Recently, a short letter from the Alberta Foundation for the Arts announced that Grant Macewan Literary Arts Award had been suspended indefinitely. It happened quietly and with little public opposition amidst a barrage of very public messages from the government about its continued support of the arts in the province. The Grant MacEwan award was something special: it recognized an artist for his or her contribution over a period of time. As short-lived as it was, it was one of the most significant awards in the province and its quiet demise was a blow to the arts community. It highlighted so clearly just how much the arts depends on a firm and continued commitment from all levels of government.
It was therefore particularly heartening to attend the 23rd annual Mayor’s celebration of the arts. Despite cutbacks, the City of Edmonton was saying it was prepared to continue its commitment to the arts and to showcase that commitment publicly. The same goes for the various sponsors, many of who reiterated their commitment to, and belief in the importance of, the arts. To see local artists recognized in this way is reassuring. The awards certainly reflected the depth and diversity of the talent in this province.
The uncontested highlight of the evening was when Alice Major walked up to receive the award for lifetime commitment to the arts. From where I was sitting on the third balcony of the Winspear Centre last night, she was little more than a speck as she walked onto stage. A video screen blasted out a larger-than-life image of her for the benefit of those who would not recognize her on the street. It felt almost out of place, for Alice does not need to be broadcast to let people know she’s there. When she walked onto the stage, she owned the auditorium in the quiet, understated way that characterizes her so well.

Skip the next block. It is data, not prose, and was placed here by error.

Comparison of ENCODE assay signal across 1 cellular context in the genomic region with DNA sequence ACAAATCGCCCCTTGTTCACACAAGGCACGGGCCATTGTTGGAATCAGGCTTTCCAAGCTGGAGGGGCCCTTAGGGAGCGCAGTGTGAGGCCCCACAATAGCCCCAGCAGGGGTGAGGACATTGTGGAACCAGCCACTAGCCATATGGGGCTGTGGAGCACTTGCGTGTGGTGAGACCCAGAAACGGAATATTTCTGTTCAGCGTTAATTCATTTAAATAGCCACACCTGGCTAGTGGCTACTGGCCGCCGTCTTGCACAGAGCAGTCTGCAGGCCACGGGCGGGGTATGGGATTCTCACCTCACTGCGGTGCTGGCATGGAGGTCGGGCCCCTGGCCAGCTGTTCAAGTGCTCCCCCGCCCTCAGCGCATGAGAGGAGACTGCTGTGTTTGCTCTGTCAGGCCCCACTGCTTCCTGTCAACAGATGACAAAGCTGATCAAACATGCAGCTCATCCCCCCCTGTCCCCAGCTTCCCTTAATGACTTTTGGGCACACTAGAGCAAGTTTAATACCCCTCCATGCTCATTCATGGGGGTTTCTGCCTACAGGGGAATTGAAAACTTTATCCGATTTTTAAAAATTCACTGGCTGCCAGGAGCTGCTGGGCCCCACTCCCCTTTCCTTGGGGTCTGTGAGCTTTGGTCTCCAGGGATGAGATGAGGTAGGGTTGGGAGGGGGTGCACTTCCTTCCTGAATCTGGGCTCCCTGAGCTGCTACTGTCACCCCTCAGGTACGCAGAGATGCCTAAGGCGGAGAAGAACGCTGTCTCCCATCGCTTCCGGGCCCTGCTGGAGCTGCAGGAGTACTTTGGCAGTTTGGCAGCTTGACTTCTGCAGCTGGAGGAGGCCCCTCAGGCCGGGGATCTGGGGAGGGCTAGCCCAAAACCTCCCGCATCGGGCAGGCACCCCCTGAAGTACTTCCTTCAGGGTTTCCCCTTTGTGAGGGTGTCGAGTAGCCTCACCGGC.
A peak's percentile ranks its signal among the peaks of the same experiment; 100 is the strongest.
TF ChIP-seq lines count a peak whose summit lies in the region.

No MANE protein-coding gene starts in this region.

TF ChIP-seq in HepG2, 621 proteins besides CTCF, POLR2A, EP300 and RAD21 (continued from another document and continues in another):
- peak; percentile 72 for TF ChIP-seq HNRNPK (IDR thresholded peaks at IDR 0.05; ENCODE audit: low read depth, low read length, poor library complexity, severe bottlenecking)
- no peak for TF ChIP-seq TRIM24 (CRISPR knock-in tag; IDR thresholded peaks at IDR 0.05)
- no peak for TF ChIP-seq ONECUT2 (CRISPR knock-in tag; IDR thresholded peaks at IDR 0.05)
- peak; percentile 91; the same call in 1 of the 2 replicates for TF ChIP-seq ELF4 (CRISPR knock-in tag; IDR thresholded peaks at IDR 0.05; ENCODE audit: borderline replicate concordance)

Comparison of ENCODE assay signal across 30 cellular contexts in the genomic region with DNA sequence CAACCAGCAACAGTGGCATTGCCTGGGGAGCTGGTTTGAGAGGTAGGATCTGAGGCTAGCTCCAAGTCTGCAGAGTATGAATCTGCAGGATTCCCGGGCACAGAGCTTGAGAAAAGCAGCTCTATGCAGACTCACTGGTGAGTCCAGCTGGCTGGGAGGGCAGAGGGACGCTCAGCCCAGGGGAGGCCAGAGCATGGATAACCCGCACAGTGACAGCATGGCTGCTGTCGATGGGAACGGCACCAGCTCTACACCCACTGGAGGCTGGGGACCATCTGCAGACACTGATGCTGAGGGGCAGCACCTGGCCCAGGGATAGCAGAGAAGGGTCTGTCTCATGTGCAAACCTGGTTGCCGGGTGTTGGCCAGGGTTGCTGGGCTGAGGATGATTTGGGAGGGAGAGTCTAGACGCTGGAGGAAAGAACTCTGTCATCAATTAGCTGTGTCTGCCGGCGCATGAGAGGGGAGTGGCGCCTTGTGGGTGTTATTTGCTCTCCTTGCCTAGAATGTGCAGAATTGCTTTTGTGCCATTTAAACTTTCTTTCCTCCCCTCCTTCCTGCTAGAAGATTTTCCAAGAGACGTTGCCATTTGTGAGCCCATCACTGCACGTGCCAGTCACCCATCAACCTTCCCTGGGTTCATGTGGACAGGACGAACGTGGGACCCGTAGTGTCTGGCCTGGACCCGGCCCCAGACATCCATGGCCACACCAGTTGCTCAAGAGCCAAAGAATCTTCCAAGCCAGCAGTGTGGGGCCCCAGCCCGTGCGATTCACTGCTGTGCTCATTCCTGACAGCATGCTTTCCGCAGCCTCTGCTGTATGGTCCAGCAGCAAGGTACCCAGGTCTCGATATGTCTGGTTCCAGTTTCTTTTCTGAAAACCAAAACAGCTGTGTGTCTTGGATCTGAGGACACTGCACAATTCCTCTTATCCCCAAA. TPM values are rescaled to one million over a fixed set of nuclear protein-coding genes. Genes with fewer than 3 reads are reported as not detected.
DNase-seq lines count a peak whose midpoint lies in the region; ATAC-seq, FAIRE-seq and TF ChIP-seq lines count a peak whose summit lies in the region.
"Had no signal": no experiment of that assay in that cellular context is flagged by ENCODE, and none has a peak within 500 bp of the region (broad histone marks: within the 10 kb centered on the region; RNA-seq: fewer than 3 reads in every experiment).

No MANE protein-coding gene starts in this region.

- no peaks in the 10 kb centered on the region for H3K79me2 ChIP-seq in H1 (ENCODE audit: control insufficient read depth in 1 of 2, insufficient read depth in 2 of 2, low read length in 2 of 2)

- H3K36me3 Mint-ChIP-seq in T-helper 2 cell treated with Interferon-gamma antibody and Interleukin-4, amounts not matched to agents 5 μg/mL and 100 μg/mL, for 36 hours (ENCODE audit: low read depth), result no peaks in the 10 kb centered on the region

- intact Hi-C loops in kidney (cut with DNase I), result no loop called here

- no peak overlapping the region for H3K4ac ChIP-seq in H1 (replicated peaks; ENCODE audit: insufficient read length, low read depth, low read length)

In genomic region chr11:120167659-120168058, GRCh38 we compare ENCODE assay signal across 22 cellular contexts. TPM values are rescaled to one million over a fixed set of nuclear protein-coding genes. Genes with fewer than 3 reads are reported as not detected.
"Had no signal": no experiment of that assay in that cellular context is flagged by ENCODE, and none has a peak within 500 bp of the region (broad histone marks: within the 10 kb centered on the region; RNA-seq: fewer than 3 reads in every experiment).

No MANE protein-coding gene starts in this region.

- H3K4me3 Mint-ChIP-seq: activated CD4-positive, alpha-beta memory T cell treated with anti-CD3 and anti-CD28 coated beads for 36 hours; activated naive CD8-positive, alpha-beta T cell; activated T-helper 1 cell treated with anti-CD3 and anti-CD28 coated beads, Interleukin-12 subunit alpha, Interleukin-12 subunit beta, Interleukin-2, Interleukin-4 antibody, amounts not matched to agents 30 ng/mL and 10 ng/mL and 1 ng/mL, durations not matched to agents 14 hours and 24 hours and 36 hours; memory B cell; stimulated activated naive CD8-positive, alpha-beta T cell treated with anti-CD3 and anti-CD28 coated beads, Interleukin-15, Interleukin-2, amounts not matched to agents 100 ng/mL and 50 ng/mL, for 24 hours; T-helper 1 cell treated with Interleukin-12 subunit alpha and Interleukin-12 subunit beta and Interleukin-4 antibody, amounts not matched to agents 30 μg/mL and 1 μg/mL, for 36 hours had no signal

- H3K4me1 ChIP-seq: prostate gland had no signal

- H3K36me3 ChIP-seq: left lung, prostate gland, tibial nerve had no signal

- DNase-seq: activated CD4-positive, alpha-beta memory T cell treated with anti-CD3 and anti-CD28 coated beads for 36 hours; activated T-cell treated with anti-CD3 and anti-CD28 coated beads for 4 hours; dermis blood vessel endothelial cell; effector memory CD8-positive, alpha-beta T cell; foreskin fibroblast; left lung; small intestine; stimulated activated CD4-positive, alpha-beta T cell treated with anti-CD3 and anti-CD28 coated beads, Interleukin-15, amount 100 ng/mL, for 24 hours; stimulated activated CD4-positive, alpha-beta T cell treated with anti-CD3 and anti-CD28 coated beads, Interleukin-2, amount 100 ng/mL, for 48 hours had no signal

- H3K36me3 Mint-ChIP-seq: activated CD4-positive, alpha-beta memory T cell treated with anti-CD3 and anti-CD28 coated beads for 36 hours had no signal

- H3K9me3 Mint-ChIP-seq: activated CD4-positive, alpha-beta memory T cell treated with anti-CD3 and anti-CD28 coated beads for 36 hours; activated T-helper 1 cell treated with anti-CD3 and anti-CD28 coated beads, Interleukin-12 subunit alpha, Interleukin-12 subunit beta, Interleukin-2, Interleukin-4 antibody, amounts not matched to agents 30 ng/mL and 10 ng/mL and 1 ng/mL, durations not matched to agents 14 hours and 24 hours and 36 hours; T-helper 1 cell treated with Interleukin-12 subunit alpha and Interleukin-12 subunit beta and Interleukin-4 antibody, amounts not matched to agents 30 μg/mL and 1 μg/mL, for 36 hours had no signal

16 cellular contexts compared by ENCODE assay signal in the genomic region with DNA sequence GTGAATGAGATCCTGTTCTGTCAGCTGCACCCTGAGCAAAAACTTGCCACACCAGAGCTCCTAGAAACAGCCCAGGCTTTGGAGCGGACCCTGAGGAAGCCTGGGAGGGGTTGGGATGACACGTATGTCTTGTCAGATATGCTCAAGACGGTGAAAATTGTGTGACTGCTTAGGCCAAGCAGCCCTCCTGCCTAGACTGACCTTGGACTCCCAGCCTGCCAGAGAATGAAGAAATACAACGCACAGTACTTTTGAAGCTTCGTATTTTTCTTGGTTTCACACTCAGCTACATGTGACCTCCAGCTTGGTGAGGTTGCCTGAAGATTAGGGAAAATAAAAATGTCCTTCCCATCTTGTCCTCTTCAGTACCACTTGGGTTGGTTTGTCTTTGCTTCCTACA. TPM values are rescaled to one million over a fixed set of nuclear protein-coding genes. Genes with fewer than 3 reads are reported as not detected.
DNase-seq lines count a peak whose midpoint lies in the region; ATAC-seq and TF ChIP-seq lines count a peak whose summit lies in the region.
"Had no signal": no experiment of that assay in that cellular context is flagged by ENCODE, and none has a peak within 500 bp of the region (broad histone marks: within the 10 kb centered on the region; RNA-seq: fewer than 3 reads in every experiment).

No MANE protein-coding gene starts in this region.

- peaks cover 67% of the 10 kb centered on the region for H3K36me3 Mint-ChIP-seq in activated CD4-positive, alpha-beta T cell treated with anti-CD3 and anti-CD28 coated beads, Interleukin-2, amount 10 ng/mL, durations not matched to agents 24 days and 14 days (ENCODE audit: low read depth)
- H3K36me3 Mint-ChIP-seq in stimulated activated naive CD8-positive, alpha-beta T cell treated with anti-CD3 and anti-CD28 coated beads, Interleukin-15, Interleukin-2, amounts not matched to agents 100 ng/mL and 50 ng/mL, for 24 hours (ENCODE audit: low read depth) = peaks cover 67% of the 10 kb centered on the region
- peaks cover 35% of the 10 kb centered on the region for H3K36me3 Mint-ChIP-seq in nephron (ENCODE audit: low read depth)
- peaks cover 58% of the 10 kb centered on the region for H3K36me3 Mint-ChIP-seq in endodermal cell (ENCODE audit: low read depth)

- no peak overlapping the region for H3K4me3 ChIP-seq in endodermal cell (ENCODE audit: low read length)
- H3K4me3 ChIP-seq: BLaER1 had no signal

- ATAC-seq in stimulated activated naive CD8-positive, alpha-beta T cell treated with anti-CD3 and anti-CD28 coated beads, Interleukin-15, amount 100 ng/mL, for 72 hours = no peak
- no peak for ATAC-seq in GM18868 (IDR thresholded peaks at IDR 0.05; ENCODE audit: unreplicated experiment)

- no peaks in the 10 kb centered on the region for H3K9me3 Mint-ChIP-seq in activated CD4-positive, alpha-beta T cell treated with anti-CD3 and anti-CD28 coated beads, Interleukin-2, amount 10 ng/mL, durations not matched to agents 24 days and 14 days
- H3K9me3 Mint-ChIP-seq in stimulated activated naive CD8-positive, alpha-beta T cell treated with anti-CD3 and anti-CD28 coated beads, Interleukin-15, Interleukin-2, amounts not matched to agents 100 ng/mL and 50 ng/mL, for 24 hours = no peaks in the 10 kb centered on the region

Alice is often not the most visible person at arts events, but her influence is felt wherever she goes. She’s the tireless organizer of events, the quiet hand encouraging and assisting young writers, the ardent defender of the arts at council meetings, the juror for awards… The list of her contributions is virtually endless. But it almost always happens in the background.
Yet, when Alice does move onto stage, it is with a quiet assurance that lets people know she’s a phenomenon. When she speaks, it is worth listening; when she writes, her words are worth exploring. One of Alice’s gifts is her ability to make poetry accessible to everyone, to present a moment or a story in language that they would understand and appreciate. It is not without reason that governor-general award winner Don Domanski wrote of Memory’s Daughter that her poetry is “tender, wise, beautifully cadenced work which embraces the reader on every page … [Her] authoritative proficiency comes from a deep understanding of the complexities of aesthetic risks, and the elegance of those risks are so lightly manifested, so luminous, as to make the world newly visible.”
Working with Alice as her publisher gives one insight into her nature: she’s meticulous, fussing over the scansion of a line, or the placement of a comma. Details that aren’t always visible to the reader, but important details nonetheless. And so, too, with the way she approaches her involvement in the community: fussing about a venue here, or about a program there…invisible things that provide the backbone for a successful event.
If ever an award went to a deserving person, it went to one last night. Congratulations, Alice.